“Indepth: Iraq United States Senate Select Committe on Intelligence” is a 500 page document criticizing the US intelligence efforts leading up to the invasion of Iraq. While there is a lot of political mumbo jumbo that could be wrought from this document, this isn’t a political blog. So in the interest of pulling some information useful to business out of the report, we will leave the politics for another time.
One of the major issues cited in the paper was bad information being given to management. While this is extremely harmful when the invasion of a country is imminent, it is also a major problem for businesses. Managers can only act on the information they’ve been given. If that information is of dubious accuracy, management can only make bad decisions. Having a reliable source of business information is the key to a company’s success. Business Intelligence (BI) systems have been a major trend in business because of the need for accurate, on time data for the purposes of making timely business decisions.
Group think was a major concern with the intelligence gathering efforts prior to the Iraq war. Group think according to merriam-webster.com is
“a pattern of thought characterized by self-deception, forced manufacture of consent, and conformity to group values and ethics”.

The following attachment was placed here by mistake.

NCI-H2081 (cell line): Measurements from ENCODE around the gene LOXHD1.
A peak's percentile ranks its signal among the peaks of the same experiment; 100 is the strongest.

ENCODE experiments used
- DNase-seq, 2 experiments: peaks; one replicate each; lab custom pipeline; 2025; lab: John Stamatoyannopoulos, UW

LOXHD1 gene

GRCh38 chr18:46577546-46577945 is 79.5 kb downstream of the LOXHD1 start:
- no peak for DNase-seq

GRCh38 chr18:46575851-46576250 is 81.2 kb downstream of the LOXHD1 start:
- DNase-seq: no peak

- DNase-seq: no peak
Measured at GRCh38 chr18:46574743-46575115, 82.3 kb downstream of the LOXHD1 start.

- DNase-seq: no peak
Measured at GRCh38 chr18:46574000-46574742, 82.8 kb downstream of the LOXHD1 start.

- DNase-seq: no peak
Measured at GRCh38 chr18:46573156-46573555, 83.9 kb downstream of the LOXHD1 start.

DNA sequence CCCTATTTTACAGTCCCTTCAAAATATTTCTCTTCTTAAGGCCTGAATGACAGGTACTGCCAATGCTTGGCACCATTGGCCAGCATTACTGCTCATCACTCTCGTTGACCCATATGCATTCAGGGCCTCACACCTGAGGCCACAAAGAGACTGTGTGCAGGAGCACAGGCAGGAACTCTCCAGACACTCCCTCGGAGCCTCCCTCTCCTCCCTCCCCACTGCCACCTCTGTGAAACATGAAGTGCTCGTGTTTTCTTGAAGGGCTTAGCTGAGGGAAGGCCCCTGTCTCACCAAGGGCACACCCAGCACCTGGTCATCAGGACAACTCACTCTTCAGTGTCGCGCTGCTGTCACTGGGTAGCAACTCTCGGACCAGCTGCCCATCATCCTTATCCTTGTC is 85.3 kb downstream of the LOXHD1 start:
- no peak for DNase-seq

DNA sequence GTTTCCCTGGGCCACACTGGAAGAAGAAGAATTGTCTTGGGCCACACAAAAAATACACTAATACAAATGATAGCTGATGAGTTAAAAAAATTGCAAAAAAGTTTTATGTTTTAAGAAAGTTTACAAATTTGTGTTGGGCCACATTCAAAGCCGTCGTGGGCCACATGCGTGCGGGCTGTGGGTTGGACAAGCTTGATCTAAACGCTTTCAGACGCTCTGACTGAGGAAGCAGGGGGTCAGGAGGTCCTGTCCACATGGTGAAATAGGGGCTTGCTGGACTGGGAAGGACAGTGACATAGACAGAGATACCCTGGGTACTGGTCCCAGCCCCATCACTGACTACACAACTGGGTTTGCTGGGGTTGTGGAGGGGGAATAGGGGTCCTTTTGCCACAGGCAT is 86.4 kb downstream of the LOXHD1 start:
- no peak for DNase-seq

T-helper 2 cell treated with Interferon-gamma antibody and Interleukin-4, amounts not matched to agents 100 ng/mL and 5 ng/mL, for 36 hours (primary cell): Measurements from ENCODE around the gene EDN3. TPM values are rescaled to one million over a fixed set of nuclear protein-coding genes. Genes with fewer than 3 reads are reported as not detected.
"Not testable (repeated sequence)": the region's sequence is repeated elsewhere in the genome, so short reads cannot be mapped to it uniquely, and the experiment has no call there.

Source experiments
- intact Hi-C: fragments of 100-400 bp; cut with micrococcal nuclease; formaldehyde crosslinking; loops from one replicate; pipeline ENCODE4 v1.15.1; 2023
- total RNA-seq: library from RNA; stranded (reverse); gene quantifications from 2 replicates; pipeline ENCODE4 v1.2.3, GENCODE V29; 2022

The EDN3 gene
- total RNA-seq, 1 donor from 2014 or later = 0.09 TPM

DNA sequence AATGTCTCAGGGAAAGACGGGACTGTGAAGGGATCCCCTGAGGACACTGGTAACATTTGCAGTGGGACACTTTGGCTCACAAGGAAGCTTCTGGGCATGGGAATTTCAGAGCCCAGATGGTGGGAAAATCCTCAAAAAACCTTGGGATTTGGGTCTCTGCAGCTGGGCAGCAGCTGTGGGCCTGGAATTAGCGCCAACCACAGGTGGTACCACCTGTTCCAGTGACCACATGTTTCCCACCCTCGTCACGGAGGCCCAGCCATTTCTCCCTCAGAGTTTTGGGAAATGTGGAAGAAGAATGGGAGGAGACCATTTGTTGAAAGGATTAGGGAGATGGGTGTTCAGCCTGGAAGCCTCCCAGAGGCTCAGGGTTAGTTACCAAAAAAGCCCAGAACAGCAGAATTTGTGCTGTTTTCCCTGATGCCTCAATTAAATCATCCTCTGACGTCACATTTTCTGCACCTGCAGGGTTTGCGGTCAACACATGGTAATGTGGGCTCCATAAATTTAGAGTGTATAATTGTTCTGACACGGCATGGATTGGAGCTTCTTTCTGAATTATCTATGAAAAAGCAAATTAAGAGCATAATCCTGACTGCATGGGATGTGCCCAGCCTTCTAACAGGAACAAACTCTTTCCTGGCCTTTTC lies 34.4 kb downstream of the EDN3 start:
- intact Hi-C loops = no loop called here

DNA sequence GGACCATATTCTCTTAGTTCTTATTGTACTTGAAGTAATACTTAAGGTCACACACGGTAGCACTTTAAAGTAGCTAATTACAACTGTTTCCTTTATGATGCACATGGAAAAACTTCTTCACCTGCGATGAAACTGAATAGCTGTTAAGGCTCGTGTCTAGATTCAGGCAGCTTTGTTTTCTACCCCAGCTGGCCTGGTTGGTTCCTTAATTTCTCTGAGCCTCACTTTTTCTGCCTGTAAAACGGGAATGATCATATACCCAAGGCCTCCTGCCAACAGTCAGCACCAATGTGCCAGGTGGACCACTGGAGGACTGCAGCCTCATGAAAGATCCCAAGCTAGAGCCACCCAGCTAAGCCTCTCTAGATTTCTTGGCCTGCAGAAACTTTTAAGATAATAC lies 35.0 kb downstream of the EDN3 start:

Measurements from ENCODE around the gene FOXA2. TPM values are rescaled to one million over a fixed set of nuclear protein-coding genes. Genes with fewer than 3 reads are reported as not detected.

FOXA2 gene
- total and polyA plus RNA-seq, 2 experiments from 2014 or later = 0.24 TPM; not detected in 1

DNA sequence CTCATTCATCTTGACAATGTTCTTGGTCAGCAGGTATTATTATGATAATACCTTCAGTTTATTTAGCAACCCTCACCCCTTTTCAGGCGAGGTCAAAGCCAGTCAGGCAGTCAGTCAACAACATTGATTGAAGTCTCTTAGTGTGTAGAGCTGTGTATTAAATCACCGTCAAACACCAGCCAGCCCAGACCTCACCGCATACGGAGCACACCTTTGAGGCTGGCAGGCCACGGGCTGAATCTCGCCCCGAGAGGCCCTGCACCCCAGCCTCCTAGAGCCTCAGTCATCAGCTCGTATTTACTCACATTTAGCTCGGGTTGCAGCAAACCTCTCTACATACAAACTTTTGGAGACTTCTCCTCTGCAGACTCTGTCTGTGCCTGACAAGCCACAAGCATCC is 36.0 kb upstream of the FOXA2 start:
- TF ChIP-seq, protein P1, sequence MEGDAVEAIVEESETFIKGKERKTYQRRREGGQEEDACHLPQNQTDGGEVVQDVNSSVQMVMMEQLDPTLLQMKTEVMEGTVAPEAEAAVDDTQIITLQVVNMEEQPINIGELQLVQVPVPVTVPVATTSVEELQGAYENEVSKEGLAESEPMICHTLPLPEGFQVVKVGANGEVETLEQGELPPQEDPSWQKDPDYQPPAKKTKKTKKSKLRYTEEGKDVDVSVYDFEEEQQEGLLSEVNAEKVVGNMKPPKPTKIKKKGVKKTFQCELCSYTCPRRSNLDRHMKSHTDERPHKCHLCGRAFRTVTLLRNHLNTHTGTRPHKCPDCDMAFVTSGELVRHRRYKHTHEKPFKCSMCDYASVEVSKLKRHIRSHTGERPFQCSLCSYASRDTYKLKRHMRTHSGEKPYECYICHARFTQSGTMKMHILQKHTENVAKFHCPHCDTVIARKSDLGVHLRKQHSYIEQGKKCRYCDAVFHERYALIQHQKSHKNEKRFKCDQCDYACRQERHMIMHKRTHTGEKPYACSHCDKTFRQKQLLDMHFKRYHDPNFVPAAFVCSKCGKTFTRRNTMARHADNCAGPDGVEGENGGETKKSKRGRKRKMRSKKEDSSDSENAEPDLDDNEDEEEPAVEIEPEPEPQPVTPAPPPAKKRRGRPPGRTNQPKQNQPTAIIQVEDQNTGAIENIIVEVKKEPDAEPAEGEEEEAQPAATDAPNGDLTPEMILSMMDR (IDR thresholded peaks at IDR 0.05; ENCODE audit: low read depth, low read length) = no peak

The problem with group think is the formation of conclusions that don’t necessarily have a foundation in reality. In this case the purchase of multi-purpose technology led intelligence workers to make assumptions that would not have been made if the intelligence had been properly vetted. We find the same principle in the business world. Group think can lead us to market incorrectly and waste our resources “barking up the wrong tree”. While we have business leaders whose job it is to steer our businesses in the correct direction, the use of business intelligence tools can help minimize the possibility of group think by giving us concrete numbers and trends based on current market conditions as compared to similar conditions in the past.
While this paper had little to do with business, it gives us a good model for comparison and makes a strong case for need to gather reliable information. Many businesses fly by the seat of the CEO’s pants, but with the ever expanding capabilites of business intelligence tools, “gut feeling” business is not longer the norm. Knowing where to put your resources to maximize the return on investment is now more of a science than a swag.